ISSN 2330-717X

Turning A Blind Eye: The Plight Of Hindu Minorities In Bangladesh – OpEd


By Amity Saha*


Islamic hooligans vandalised and looted at least 15 Hindu temples along with hundreds of houses of the minority Hindu community as the latter celebrated Kali Puja and Diwali in Brahmanbaria’s Nasirnagar on the afternoon of October 30, 2016. The violence began around 1:30 p.m. in protest of a Facebook post that rumour has it was posted a few days ago by a Hindu fisherman named Rasraj.

Around 150 to 200 people indulged in the attacks and vandalised at least seven to eight idols of five temples in that locality. In a little while, the attacks spread to Kashipara, Ghoshpara and Dashpara areas and several other places of the same district.

While the Bangladesh government claims the existence of secular and peaceful conditions for the Hindus and other minorities, the Hindu-Buddhist-Christian-Tribal minorities in Bangladesh are in reality being treated viciously by the majority Muslim population.

The Hindu minority, particularly, is facing a grim situation where it is facing persecution at the hands of radical Islamic groups having links with the fundamentalist Jamaat-e-Islami, Hefajat-e-Islam, Awami Ulema League, Hizbut Tahrir, Ahle Sunnat Wal Jamat etc. Without any doubt, Brahmanbaria is an illustrative example of this situation.

In 1947, Hindus constituted nearly 30 per cent of the population of then East Pakistan and now Bangladesh. But an estimated 20 million Hindus were “missing” from Bangladesh by the year of 1991. Today, Hindus comprise less than 9 per cent of the 157 million population of the country — and this number will certainly diminish now after the Brahmanbaria rampage of 2016.


Prominent Bangladesh economist Prof. Abul Barkat, in a recent paper titled “Seventh Five Year Planning (2016-20) in Bangladesh: The Dream and Reality”, has estimated that over 1.1 crore (over 11 million) Hindus had left Bangladesh due to religious maltreatment and discrimination between 1964 and 2013. Prof. Barkat observed that the regular outflow of the minorities, tribals and marginal people living in the plain or hilly areas of the country is the result of their being denied their traditional rights to lands, water bodies and forests.

Prof. Barkat said over 25 lakh acres of land belonging to minority and tribal people have been forcibly occupied by those belonging to both ruling and opposition parties as if in a fundamental attitude of Islamic perpetuity.

Criticising ‘The Enemy Property (Custody and Registration) Act of 1965’ and its subsequent versions ‘The East Pakistan Enemy Property (Lands and Buildings Administration and Disposal Order of 1966)’, ‘The Enemy Property (Continuance of Emergency Provision) Ordinance No.1 of 1969′, or the latest avatar of it, ‘The Vested and Non-Resident Property (Administration) Act (XLVI of 1974)’, Prof. Barkat said all these Acts and Ordinances were orchestrated to repudiate the rights of the Hindu minority as well as other non-Muslims from the territory of Bangladesh.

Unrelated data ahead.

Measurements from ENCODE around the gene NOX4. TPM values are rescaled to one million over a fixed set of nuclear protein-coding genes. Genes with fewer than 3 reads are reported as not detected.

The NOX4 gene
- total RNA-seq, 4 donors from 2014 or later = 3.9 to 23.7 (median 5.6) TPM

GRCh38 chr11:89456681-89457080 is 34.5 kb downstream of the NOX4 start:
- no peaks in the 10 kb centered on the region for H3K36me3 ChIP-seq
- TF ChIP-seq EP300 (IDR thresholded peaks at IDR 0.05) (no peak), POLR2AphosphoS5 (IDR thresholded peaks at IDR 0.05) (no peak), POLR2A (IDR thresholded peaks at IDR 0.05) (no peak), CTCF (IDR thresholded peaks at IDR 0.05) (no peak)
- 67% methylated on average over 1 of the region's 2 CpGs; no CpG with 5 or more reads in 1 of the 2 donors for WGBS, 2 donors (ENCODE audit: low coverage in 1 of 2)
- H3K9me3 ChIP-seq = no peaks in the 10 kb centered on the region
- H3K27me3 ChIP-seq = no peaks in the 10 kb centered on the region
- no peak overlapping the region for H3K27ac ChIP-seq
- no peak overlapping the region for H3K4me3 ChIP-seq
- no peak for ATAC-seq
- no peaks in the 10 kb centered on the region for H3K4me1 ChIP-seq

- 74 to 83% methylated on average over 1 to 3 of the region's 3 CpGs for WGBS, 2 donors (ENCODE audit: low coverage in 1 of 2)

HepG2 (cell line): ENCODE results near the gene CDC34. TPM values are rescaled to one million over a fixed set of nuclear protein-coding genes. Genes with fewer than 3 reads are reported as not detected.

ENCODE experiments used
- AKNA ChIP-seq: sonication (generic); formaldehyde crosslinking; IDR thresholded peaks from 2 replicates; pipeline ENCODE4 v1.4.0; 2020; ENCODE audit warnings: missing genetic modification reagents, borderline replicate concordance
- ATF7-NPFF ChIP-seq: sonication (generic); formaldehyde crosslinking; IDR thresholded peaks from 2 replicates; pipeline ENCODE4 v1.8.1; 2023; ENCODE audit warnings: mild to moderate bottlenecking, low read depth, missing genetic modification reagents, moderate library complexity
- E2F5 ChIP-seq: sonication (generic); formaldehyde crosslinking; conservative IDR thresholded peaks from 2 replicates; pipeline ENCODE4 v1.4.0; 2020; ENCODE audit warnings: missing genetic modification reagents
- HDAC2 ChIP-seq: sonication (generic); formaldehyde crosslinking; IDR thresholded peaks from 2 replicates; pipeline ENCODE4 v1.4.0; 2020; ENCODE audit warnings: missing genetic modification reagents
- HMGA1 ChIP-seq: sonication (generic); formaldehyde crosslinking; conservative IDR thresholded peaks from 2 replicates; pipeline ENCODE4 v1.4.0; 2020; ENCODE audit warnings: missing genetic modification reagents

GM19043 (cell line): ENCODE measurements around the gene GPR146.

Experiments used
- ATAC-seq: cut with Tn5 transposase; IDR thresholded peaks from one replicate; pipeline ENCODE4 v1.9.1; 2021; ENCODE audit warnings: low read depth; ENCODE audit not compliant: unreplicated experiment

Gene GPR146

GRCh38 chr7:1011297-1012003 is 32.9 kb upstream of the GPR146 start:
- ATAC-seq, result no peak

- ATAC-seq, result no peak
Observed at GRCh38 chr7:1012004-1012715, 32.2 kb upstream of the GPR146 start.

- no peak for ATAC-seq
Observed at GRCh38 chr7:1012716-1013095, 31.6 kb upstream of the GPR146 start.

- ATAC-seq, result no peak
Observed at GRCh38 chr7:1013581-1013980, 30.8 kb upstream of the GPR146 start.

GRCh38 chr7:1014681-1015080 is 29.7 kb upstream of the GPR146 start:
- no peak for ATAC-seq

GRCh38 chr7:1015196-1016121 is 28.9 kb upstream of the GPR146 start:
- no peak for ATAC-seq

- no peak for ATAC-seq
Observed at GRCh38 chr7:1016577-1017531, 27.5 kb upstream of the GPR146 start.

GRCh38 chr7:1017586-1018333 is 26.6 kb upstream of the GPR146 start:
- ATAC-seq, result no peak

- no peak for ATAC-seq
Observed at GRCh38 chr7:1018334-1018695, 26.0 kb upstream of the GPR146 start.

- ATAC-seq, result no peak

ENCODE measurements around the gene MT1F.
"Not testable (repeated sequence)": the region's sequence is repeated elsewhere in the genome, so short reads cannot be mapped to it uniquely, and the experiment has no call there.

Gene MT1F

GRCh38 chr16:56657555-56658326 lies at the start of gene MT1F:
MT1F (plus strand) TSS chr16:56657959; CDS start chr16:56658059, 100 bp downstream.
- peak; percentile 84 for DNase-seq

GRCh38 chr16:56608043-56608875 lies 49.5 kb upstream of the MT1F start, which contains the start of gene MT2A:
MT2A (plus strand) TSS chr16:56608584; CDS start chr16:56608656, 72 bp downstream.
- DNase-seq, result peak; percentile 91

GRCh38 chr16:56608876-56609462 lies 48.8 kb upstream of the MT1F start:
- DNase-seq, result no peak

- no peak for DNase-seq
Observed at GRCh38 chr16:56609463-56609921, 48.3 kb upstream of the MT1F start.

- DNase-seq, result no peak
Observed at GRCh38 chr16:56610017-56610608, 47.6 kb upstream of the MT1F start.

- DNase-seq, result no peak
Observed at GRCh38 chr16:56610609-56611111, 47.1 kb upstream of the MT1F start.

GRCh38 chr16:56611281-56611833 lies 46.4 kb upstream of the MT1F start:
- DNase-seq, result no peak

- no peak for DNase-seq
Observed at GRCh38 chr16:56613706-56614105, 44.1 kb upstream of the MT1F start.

Prof. Barkat estimates that, on an average, 632 Hindus left Bangladesh every day in the 49 years between 1964 and 2013 — which means that a total of 1,13,03,320 (49 x 365 x 632) Hindus have fled Bangladesh during 1964-2013.

The reasons are obvious — and related to brutality, persecution and discrimination on the ground of their belonging to the religious minority.

Fisherman Rasraj was arrested under section 57 of the ICT Act (Information and Communication Technology Act, 2006). It is a strict legal provision and the punishment is evenly unforgiving.

But those people who attacked the minority members and ransacked their houses and vandalised temples are not penalised under similar strict regulations. For such brutal offences, the law must be strict.

Besides, the Facebook post in question is also highly questionable as the Photoshop thing could not have been done by a primary-level-pass fisherman. These Facebook posts are obviously being created by people who have an interest in fomenting unrest and thereby conditions amenable for looting property and land of the minorities.

Such false Facebook posts and their brutal aftermath have been witnessed earlier at Ramu, in Chittagong division, four years ago. Mobs destroyed 12 Buddhist temples and monasteries and 50 houses in reaction to a tagging of an image depicting the desecration of a Quran on the timeline of a fake Facebook account under a Buddhist male name.

Under section 259, 295 Ka, 298 of the Bangladesh penal code, such serious crimes can be properly tried. In the case of Rasraj, however, it has been seen that the magistrate did not give him the scope of defending his position.

In a recent case reported from Daudkandi, in Comilla District, a person from the majority community posted an offensive post against the Hindu religion. The person was arrested by the police. Later, the accused apologised in another post and claimed that his account was hacked following which the police set him free.

But the point is that law should be applied equally for all.

Bangladesh still has the world’s third largest Hindu population with about 12 million Hindus. They are living without protection from radical groups and others who can assault and abuse them with impunity because almost everyone turns a blind eye to their victimisation. This is unfortunate!

And yet, which major media outlet is reporting about this ongoing ethnic cleansing? Whether internationally-hailed human rights organisations are planning any agitation against it — or even mentioning it in some noteworthy manner? The answer is not at all.

*Amity Saha is a Research Assistant (International Affairs) at Bangladesh Institute of Law and International Affairs (BILIA). She can be reached through email <[email protected]> and <[email protected]> and twitter handle @omnia39.

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